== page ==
Kobe Bryant now passes the baton to LeBron James, who will take the Garden stage tonight against the Knicks as this so-called "Dream Week" continues with King James and the Cleveland Cavaliers. Before he left the Garden on Monday, a little more than an hour after his record-setting 61-point performance, Bryant figured he probably left the bar a bit high for even LeBron to top.
"He's more the passing type," Bryant said. "He might come in here and have a quadruple-double, though. He might have 33 [points], 15 [rebounds], 12 [assists] and 10 steals, or something."
James scored 50 points at the Garden on March 5, 2008, in a 119-105 win over the Knicks. That night, King James also had 10 assists and eight rebounds, which fell just two boards shy of the heralded triple-double.
And, yes, the Garden faithful showered him with the same cheers and chants of "MVP" that poured over Kobe on Monday night and had so many New Yorkers waking up Tuesday morning with guilt feelings. One former NBA villain couldn't believe his ears as he watched Bryant erase a record once owned by beloved Knick Bernard King.
"I was watching the game last night, and I was texting Spike [Lee] as the game was going on and saying how disappointed I was in the fans chanting 'MVP!' to Kobe," Reggie Miller said yesterday on a TNT conference call. "How the mighty have fallen! In times past, I never got cheered, I'm sure [Michael] Jordan never got cheered, and now they are chanting 'MVP' for Kobe. [ Spike Lee] kept texting back saying, 'Times have changed, the climate has changed.'"
Former Knicks broadcaster Marv Albert, who called King's 60-point game on Christmas Day in 1984 and Jordan's 55-point effort in March 1995, said he understands why there is a change in the attitude of the Garden fans toward opponents.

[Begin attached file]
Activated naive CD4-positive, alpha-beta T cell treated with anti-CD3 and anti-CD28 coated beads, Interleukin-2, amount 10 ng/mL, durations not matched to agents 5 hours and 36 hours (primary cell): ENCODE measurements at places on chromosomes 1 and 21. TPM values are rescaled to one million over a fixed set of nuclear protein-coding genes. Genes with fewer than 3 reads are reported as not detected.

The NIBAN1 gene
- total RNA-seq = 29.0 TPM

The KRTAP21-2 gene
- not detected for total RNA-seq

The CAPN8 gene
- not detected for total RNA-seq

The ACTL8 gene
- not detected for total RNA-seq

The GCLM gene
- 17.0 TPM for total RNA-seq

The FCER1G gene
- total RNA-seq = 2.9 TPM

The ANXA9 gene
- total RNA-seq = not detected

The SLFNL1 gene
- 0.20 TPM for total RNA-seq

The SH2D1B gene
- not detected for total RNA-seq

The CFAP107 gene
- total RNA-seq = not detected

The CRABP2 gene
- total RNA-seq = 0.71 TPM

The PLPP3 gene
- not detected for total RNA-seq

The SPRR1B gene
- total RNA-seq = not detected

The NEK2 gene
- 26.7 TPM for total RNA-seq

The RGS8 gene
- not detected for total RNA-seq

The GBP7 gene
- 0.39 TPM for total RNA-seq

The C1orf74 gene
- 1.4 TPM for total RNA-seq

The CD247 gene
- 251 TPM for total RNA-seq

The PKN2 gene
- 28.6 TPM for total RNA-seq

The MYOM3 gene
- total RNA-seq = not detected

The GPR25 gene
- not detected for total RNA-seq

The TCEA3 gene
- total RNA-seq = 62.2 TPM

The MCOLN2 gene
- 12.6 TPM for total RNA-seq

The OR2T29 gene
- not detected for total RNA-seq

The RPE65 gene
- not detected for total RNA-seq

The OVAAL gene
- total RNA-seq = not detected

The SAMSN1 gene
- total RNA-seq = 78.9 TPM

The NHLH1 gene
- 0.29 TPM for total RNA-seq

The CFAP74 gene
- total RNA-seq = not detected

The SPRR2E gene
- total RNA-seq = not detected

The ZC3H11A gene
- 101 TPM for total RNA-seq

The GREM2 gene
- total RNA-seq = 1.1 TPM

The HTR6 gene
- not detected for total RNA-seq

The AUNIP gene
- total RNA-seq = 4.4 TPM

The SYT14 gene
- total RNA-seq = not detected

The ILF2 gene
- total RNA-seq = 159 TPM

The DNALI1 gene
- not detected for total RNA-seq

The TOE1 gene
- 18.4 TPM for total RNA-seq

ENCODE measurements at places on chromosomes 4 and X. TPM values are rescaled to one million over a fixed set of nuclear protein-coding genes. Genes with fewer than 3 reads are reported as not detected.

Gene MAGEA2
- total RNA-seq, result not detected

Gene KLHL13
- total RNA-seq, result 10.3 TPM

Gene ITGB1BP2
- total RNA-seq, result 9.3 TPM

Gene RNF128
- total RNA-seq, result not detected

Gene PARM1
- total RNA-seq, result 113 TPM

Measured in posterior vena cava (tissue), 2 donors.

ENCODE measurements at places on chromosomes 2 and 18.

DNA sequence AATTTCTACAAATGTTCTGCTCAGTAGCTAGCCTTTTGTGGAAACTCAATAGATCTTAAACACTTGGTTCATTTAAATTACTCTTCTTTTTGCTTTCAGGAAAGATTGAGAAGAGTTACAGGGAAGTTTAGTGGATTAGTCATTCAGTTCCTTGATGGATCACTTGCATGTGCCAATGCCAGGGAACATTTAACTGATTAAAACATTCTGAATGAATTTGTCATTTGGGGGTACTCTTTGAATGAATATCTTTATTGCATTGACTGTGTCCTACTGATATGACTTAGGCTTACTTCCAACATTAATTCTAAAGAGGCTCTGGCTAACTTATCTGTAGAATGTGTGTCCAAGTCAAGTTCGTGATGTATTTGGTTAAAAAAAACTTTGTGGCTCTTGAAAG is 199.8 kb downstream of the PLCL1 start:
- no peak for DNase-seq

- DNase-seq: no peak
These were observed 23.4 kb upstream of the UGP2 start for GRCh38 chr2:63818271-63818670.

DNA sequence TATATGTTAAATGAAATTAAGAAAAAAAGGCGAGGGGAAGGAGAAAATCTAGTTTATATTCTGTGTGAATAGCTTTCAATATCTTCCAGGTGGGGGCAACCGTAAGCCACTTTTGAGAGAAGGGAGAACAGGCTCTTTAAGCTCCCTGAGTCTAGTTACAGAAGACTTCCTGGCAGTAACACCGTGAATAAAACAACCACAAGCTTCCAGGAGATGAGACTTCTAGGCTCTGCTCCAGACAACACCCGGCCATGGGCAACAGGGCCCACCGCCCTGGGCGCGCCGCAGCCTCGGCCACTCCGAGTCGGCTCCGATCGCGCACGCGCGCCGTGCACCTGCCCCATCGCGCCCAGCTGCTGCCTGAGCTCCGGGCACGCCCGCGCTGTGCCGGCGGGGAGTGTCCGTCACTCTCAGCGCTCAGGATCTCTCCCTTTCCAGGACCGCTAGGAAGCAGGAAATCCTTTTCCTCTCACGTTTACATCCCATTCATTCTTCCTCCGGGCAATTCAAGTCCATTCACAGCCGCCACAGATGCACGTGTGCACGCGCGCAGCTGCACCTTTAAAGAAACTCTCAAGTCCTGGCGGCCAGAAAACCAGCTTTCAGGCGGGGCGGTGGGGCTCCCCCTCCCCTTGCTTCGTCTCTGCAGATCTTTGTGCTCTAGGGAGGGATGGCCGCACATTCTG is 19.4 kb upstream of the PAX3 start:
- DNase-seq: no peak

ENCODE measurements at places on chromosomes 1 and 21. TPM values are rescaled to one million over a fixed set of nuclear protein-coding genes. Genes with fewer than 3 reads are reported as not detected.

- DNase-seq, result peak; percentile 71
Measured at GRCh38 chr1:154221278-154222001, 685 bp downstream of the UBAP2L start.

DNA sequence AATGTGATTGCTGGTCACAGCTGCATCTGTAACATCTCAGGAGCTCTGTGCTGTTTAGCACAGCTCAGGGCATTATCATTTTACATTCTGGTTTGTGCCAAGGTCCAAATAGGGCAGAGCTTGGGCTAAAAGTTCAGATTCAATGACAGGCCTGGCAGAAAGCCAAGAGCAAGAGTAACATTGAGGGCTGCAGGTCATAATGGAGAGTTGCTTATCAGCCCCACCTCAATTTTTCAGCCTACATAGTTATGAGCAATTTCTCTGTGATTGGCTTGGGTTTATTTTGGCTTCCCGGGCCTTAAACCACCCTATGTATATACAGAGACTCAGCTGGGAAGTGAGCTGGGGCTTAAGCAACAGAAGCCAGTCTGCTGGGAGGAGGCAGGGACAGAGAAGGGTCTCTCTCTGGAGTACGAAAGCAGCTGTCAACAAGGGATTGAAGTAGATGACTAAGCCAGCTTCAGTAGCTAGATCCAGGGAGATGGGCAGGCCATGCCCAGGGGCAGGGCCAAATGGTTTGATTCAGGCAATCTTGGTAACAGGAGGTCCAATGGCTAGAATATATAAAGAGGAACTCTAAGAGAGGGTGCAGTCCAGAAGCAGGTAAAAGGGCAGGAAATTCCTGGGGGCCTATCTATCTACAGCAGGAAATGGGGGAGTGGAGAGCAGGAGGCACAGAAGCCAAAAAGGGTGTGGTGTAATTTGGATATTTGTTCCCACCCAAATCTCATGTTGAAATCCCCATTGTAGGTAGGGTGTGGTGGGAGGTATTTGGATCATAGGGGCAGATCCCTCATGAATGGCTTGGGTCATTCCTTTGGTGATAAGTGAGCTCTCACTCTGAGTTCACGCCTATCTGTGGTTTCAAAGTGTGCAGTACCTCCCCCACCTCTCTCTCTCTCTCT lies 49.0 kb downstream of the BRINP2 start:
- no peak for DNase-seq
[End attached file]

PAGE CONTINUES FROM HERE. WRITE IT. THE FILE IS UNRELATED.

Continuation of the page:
"At the Garden these days, it's a combination of appreciation, and even though the Knicks are better this season, there is frustration that they are under .500 and that they have not been good in quite some time," Albert said. "The climate is so different these days, the guys like Kobe and LeBron and Dwyane Wade, these guys are so popular and they get so much exposure, all three come across so well in commercials, interviews and they are very likable.
"In most arenas, it has become similar to applauding for a popular entertainer, these guys are like rock stars. A few years back, when Reggie Miller was lighting it up against the Knicks at the Garden, perhaps even he would have been well-received ... Then again, maybe not."
The goal, of course, is to get that kind of star-quality player in a Knicks uniform to keep the crowd on the side of the home team. That's what Donnie Walsh's 2010 game plan is all about, which is what makes LeBron's appearances at the Garden between now and then - tonight will be the season's last, barring a playoff matchup - so much more significant. The recruiting process has already begun.